blight amungus?

digit(ID/WA)September 8, 2008

Hi Everyone,

It might be a good time of the year to assess the blight situation in our tomato patches.

I have some plants that are just LOADED with fruit - can hardly believe it what with the cool Spring and the difficulties the warm-season veggies had at that time. Despite the production, blight is moving in - especially on the determinates.

I've never known if this fungus is early or late blight just assumed that since there's no "late" season in my garden, this would have to be of the early variety. Also, can't blame it on prolonged wet foliage. Heck, we've often got less than 20% humidity by evening here. Clothes dry on the line, overnight. And, my tomato patch is in the bigger veggie garden - a place incredibly open and windy. If exposure was said to cause blight - I'd understand.

photo early blight

Nothing much is in dire straits this year but I've grown varieties of 'maters that I just won't have back in the garden. A Russian variety comes to mind that was remarkably early but most of the plants actually DIED during August!

So, here's the one most affected in 'o8 - Mountain Spring. There's damage even on the stems. The plant has lots of green tomatoes that are ripening and I don't think there's much of a problem there but I've no doubt that the blight is limiting the development of fruit as we move towards the close of the season.

Ildi has a fair amount of the fungus amungus. I'm a little worried about that one. Ildi is an indeterminate soooo, if there's any chance that I can get to the end of September without a killing frost - will that one be toast because of the blight anyway? Shucks . . .

And despite its blight-resistance status, Legend shows some sign of the problem. Just thought I'd mention that even tho' it doesn't seem to have affected its production. They are more fruit than foliage. Gosh, those little plants are loaded with fruit.

Least sign of blight - as usual, Big Beef. Never a hitch, the BB's are kickin' out lots of big, beautiful beefsteaks!


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david52 Zone 6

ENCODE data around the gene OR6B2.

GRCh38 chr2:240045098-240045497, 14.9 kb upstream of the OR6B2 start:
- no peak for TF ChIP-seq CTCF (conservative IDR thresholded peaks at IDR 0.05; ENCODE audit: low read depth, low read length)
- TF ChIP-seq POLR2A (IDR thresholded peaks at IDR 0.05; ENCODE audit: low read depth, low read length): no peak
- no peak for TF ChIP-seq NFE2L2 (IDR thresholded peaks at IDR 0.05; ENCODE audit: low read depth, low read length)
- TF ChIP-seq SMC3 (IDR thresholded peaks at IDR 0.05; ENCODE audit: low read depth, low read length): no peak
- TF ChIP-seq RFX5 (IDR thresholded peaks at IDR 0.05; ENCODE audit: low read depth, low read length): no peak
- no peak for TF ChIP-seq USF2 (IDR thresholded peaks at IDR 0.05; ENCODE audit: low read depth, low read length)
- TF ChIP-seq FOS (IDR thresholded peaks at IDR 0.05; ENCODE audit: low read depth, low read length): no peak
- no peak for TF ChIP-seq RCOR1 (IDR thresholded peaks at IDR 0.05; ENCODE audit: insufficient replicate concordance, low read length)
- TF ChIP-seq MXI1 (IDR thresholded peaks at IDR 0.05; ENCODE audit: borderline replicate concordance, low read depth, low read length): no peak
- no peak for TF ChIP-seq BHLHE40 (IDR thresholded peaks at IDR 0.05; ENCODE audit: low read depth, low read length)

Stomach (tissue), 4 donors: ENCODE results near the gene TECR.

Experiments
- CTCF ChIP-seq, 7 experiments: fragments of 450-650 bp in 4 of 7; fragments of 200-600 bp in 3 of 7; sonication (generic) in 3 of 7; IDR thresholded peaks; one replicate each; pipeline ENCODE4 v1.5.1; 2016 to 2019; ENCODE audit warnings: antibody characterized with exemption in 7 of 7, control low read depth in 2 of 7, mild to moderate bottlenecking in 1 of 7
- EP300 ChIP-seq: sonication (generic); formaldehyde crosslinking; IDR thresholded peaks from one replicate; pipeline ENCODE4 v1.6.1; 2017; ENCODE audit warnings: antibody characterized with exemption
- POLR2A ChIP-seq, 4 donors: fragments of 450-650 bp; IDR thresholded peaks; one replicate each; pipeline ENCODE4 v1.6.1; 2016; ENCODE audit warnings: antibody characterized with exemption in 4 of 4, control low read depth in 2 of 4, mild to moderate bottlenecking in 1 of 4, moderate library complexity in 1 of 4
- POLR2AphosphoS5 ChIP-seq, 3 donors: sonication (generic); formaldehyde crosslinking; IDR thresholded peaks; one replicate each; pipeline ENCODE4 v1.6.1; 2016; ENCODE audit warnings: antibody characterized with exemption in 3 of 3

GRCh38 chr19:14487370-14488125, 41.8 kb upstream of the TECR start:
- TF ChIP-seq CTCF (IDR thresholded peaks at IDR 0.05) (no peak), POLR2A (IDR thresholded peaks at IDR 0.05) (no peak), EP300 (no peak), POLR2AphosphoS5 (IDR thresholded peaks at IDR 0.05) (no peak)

Aache.....I was just out now picking tomatoes, and now, out of the 60 odd I started with, half had been ruined before and pulled, and now, all but 3 have the dreaded crud - leaves turn purplish, turn wrong side up, and thats all she wrote. Once they get this, no new fruit, and what is on the vine tastes like cardboard. I've actually having one of the worst tomato harvests in years.

Yesterday, I was discussing this with a neighbor, and he said to try adding more phosphorous to the soil- the guy has 3 dozen plants, and only lost 3.

I will try Big Beef next year. Heirlooms are all well and good, and taste great, but if 5/6ths of them die off and I'm only left with a couple bushels, I need to try something different.

    Bookmark   September 8, 2008 at 1:41PM
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David, the Russian produced a little fruit before it died.

The absolute worse tomato plants that I ever grew were Beefy Boys. Beefy Boy is an indeterminate hybrid! Supposed to have resistance to wilts but apparently not blights - dependable, tried-and-true.

The plants barely grew and flowered in my garden. By the time fruits began to form, the plants were on their way out! I'm not sure if I remember a single tomato off those plants.

I suppose individual circumstances make for a lot of differences. Purple foliage is supposed to be a phosphorus deficiency, or, at least, that's one reason. All of our tomato plants turn purple during the early weeks because of the difficulty they have pulling up phosphorus from cold soil. Or, so I've read.


    Bookmark   September 8, 2008 at 9:45PM
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I've also got the purple veins and distorted foliage on my black cherry plants, but I'm not thinking blight (though they have that too (early blight), but not bad). At the moment I'm thinking phosphorus deficiency or 2,4-d damage (it gets used by the landscapers in the adjacent development regularly). Another possibility, more prevalent on the west slope than the east, is curly top virus.


    Bookmark   September 9, 2008 at 12:43PM
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david52 Zone 6

That curly top virus is what I think it is as well. But I'll try adding some phosphorous, cover that base as well.....

    Bookmark   September 9, 2008 at 9:59PM
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